For many communities in rural Africa, an energy supply would create life-changing benefits, such as pumped water and refrigeration for vaccines. Southampton researchers are leading an innovative project working alongside village communities to introduce sustainable power.
The arrival of electricity in rural areas can transform people's lives. There are many potential benefits to health and wellbeing, education, security and the local economy. For example, the additional light enables longer opening hours for community clinics and small businesses, as well as more hours for schooling and studying.
Our researchers will design and source the equipment to generate renewable power, and develop business models with the aim of making the new energy supply economically sustainable. The team will also work with communities in Africa to understand the impact of the project from a cultural and social perspective.
"The overall ethos is enabling people in the villages to become a partner in this project that will deliver them electricity; this partnership is crucial so that the energy supply remains sustainable and profitable in the long term," explains project leader Professor AbuBakr Bahaj, of Engineering and the Environment.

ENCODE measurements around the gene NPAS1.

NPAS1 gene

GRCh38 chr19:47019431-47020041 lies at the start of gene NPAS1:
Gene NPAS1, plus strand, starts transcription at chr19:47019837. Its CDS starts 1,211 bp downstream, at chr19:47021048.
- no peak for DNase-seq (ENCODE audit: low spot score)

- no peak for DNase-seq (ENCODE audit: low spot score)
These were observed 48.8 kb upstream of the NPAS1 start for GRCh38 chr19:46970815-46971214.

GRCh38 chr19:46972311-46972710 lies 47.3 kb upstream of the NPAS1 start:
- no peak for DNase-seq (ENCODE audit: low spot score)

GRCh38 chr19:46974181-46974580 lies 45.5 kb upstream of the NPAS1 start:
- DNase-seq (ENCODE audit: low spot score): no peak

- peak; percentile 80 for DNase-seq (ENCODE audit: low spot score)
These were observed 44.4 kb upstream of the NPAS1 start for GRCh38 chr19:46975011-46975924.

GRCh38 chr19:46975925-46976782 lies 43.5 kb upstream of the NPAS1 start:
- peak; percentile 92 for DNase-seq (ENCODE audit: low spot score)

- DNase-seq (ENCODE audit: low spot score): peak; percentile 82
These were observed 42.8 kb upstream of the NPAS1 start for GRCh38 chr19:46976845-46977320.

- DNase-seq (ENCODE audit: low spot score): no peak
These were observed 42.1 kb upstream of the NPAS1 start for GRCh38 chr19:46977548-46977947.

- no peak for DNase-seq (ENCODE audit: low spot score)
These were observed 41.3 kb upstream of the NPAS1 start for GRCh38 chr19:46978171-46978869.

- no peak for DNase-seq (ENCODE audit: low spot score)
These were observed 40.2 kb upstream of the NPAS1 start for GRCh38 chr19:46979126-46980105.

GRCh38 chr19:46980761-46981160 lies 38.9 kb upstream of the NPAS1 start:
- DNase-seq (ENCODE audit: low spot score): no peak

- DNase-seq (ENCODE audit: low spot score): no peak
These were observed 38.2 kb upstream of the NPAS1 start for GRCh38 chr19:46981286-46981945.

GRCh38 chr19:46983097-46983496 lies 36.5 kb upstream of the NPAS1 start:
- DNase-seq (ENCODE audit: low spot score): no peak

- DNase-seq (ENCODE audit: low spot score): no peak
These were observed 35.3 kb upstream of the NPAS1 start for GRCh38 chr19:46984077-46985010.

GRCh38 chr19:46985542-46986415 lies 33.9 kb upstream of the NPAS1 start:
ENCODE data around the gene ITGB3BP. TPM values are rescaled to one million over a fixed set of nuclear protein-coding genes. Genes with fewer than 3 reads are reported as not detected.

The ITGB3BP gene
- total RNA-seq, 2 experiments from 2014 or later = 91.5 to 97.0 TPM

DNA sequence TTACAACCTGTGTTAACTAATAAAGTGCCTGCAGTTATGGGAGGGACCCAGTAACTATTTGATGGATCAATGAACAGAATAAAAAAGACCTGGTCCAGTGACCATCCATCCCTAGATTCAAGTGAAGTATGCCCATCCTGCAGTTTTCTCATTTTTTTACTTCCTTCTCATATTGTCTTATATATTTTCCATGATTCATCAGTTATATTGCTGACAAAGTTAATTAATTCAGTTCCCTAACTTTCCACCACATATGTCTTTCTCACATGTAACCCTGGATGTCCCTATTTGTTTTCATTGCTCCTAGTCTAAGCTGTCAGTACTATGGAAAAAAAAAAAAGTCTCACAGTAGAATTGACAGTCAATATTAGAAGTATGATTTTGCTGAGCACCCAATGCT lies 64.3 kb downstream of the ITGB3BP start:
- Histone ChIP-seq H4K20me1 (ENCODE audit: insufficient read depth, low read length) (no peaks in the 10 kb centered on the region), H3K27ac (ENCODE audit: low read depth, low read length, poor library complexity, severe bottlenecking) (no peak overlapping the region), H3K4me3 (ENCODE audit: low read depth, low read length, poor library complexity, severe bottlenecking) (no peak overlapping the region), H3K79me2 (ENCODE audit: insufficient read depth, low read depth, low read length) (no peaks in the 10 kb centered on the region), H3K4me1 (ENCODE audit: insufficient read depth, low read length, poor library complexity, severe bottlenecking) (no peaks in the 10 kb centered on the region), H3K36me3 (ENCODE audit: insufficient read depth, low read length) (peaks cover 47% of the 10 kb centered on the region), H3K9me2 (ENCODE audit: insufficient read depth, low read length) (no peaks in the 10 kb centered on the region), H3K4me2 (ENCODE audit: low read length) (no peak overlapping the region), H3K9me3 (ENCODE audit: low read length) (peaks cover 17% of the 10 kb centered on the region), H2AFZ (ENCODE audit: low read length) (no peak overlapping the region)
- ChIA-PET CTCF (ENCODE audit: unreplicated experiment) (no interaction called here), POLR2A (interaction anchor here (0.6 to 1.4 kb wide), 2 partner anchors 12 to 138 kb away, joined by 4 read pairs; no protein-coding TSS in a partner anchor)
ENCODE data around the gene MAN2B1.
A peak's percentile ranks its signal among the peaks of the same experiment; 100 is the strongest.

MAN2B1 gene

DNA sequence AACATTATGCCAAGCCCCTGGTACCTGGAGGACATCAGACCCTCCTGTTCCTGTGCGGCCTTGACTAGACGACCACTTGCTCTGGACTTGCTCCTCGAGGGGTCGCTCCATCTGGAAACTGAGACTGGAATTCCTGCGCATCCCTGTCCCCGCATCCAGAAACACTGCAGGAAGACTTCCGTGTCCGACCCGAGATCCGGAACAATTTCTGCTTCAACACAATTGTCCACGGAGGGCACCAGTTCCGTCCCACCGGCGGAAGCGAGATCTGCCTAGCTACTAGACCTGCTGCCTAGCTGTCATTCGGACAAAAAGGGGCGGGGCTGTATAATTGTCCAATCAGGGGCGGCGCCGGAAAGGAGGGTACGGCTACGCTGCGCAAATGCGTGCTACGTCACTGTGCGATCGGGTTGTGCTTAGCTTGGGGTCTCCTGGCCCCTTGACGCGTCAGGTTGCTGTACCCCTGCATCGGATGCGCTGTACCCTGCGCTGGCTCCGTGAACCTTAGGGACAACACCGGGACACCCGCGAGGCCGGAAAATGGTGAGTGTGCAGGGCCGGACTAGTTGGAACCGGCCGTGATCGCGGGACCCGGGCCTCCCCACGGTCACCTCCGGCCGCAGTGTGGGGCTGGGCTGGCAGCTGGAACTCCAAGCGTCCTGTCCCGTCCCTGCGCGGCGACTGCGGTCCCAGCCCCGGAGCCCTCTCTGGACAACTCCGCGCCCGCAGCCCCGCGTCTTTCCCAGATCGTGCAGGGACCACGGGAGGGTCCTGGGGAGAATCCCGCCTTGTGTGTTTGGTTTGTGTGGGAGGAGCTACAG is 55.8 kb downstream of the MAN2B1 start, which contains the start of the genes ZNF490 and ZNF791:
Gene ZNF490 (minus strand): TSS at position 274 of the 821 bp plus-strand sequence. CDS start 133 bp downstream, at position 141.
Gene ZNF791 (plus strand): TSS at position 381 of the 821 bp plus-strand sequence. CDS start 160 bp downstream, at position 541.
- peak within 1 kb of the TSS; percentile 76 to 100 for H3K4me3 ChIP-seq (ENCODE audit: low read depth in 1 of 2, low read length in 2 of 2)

The method of power generation will be chosen based on the geography and natural resources of each village. Options include solar photovoltaic panels, wind turbines, hydropower or biomass (using food or agricultural waste to generate heat).
In the longer term, the study will measure the effects of the introduction of power on the health, wellbeing and economic status of people in the community.
Southampton is leading an international and multidisciplinary consortium to deliver the project, which is funded by the Engineering and Physical Sciences Research Council.